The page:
Fish Poaching in the South Pacific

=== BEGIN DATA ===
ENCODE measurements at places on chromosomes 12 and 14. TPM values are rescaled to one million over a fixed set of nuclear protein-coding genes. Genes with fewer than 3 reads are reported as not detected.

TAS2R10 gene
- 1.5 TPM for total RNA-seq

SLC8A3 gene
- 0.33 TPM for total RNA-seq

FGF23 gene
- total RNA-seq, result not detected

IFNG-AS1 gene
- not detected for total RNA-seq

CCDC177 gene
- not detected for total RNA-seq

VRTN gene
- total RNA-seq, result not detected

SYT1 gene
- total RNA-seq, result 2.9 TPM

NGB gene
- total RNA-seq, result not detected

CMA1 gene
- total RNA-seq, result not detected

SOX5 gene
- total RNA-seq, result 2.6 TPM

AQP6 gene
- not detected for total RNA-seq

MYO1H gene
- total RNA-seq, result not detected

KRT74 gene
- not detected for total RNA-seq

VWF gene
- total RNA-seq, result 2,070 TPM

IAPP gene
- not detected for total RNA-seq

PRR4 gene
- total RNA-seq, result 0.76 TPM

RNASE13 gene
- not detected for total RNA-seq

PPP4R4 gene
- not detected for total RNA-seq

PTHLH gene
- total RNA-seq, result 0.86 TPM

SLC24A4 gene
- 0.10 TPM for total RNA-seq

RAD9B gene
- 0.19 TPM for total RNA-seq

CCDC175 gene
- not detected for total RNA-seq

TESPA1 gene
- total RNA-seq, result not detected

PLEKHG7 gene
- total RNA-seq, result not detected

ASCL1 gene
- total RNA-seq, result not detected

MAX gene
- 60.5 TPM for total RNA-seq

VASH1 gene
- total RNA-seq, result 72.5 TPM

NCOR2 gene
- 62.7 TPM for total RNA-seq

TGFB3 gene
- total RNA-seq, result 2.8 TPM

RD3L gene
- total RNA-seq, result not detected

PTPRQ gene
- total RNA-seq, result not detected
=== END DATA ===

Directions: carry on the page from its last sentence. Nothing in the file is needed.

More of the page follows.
The island paradise of Palau in the South Pacific is a hotspot for illegal shark hunting. Dealers on the black markets in Taiwan and Hong Kong pay hundreds of dollars for shark fins. An estimated hundred million sharks are killed every year. But if the sharks finally disappear, the ecological equilibrium will be destroyed. This ruthless over-fishing has grave consequences for marine life. At the moment Palau's coral reefs are unique. Conservationist Tova Harel often heads out to the reef to count sharks. A large number is good news, because research has shown there are always more fish around a coral reef when there are enough sharks around. Palau's government passed a ban on shark hunting years ago. But the police still frequently have to call Tova Harel to the harbor to examine dead sharks found on illegal fishing boats. In fall 2015, the island state banned all commercial fishing in much of its territorial waters. But the marine police only have one ship capable of taking to the open sea and the illegal fishermen know all the tricks. Environmental agencies now want to set up a satellite system to monitor Palau's vast territorial waters. They hope Palau's example could set a precedent.